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Egyptologists discover 17 new pyramids

University of Alabama researchers tell the BBC that they’ve located 17 more lost pyramids, plus 1,000 tombs and more than 3,000 ancient Egyptian settlements.

There are over 100 pyramids known in Egypt. Most are known only to academics and other specialists. Now researchers at the University of Alabama have told the BBC that they’ve located 17 more lost pyramids, plus 1,000 tombs and more than 3,000 ancient Egyptian settlements. These buried structures will be featured in a new BBC documentary that will premiere on May 30, 2011.

Researchers found the structures using state-of-the-art infrared cameras riding aboard Earth-orbiting satellites – peering down from more than 600 kilometers (400 miles). The technique lets the researchers pinpoint ancient ruins underground. In fact, the researchers say, the infrared vision of cameras used in this work can pinpoint objects less than a meter (3 feet) wide.

Other scientists have already confirmed two of the newly rediscovered pyramids. Some researchers are saying there might be thousands more unknown sites in Egypt.

Dr. Sarah Parcack, who led the survey, told the BBC:

I could see the data as it was emerging, but for me the “aha!” moment was when I could step back and look at everything that we’d found. I couldn’t believe we could locate so many sites all over Egypt.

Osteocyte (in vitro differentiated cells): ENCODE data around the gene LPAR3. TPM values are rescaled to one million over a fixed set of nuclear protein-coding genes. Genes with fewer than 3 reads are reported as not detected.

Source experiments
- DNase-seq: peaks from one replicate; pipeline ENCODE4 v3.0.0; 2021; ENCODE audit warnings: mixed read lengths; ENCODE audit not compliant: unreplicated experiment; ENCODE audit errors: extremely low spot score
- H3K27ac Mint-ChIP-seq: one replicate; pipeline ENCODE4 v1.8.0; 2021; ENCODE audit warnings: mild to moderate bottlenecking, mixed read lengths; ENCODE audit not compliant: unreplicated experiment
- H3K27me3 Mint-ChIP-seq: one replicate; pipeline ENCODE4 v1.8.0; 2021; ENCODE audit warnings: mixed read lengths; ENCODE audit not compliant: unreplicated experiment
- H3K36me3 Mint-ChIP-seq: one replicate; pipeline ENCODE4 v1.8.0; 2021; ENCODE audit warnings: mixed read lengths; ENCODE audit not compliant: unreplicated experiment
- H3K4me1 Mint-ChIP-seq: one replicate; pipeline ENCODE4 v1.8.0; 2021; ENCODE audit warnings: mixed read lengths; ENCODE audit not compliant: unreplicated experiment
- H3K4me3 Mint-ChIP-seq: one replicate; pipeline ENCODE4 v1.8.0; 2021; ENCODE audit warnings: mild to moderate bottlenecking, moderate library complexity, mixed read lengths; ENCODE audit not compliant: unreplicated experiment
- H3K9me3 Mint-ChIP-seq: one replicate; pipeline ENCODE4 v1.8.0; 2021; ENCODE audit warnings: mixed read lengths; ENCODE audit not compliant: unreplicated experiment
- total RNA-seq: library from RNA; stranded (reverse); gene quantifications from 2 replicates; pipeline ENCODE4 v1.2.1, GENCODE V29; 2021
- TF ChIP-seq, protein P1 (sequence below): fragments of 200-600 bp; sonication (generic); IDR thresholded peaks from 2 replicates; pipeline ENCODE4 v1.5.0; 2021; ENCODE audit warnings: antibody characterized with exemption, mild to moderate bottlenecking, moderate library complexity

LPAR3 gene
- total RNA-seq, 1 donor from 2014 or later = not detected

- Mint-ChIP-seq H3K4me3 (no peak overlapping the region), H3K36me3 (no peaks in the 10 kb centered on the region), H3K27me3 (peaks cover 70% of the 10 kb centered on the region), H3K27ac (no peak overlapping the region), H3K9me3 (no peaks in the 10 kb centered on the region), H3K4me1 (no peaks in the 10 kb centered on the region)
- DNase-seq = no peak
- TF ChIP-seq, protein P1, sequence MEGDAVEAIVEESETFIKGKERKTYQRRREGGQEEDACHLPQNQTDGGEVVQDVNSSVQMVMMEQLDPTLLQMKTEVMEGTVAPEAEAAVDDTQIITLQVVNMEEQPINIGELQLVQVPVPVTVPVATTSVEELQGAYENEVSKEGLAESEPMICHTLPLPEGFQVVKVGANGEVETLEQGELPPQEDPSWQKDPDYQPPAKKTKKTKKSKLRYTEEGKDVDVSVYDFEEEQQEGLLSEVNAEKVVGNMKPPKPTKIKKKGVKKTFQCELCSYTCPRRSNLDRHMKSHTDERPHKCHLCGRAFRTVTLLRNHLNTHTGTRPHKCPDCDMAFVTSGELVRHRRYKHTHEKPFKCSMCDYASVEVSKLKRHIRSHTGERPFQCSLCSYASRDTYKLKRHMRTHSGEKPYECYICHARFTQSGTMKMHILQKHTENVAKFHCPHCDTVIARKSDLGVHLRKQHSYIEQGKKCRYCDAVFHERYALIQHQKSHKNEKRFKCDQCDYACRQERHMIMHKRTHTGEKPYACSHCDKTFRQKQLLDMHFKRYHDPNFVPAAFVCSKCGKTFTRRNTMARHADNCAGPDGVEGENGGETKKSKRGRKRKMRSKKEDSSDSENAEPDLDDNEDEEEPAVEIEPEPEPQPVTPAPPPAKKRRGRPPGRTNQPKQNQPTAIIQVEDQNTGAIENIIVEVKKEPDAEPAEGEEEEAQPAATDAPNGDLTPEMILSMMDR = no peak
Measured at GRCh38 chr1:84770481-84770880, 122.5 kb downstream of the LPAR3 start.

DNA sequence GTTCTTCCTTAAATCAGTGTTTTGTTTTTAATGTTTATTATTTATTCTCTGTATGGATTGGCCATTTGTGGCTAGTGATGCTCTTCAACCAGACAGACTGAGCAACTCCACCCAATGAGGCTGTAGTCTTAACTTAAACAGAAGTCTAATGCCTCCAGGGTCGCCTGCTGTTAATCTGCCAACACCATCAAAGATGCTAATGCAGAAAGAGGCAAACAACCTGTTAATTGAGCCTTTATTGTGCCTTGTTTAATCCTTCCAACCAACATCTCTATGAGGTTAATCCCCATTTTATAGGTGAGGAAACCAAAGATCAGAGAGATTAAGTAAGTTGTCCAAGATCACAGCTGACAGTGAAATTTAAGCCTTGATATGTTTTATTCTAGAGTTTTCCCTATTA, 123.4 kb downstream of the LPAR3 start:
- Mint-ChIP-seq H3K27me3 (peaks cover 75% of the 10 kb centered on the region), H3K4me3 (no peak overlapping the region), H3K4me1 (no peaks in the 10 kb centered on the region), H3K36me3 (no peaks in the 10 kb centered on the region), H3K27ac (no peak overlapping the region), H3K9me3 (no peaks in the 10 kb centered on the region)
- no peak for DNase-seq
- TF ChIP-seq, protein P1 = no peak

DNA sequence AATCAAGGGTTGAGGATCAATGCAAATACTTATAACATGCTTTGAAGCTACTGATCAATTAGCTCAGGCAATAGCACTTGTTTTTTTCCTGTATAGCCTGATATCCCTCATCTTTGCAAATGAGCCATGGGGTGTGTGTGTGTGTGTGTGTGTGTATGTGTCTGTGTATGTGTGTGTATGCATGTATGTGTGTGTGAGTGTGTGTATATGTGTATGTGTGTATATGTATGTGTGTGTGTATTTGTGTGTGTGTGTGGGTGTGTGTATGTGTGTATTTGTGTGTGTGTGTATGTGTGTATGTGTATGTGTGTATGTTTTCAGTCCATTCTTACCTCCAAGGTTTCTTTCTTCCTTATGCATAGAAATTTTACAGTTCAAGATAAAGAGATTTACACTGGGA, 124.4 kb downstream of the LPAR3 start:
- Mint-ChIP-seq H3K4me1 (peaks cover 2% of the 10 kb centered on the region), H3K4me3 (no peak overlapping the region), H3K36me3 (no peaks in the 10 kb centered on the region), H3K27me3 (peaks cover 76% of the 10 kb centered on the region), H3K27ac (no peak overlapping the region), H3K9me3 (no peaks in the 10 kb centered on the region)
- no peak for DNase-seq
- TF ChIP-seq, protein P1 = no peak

How can they see the remains of these structures? Buildings in ancient Egypt were constructed out of mud brick. It is a dense material – different from surrounding soil – and therefore discernible. In essence, mud bricks created by people thousands of years ago have left fingerprints that today’s researchers can identify as pyramids, tombs, or homes. It’s possible to see the shapes of houses, temples, and tombs.

Ancient city of Tanis in Egypt - as seen via infrared technology - now buried underground.

The image above shows the ancient Egyptian city of Tanis. The Alabama researchers’ infrared camera revealed these structures, which look similar to the shapes found in modern cities viewed from above. Dr. Parcak told the BBC her most exciting moment was visiting the excavations at Tanis.

They’d excavated a 3,000-year-old house that the satellite imagery had shown and the outline of the structure matched the satellite imagery almost perfectly. That was real validation of the technology.

BBC cameras followed Dr. Parcak as she traveled to Egypt to see if excavations could back up what her technology could see under the surface. They created a BBC documentary – Egypt’s Lost Cities – which will premiere May 30, 2011.

The Age of the Pyramids reached its zenith at Giza in 2575-2150 B.C. The image below is Giza today.

Giza in Egypt, today. Photo taken May 8, 2009. (Wikimedia Commons)

Dr. Parcack told the BBC she believes the breakthrough find of 17 new pyramids buried beneath Egyptian sands is a huge coup for the burgeoning science of space archaeology. She said she believes this is only the beginning, even hinting further finds could be buried deep below the Nile River.

Read more from the BBC: Egyptian pyramids found by infrared satellite images

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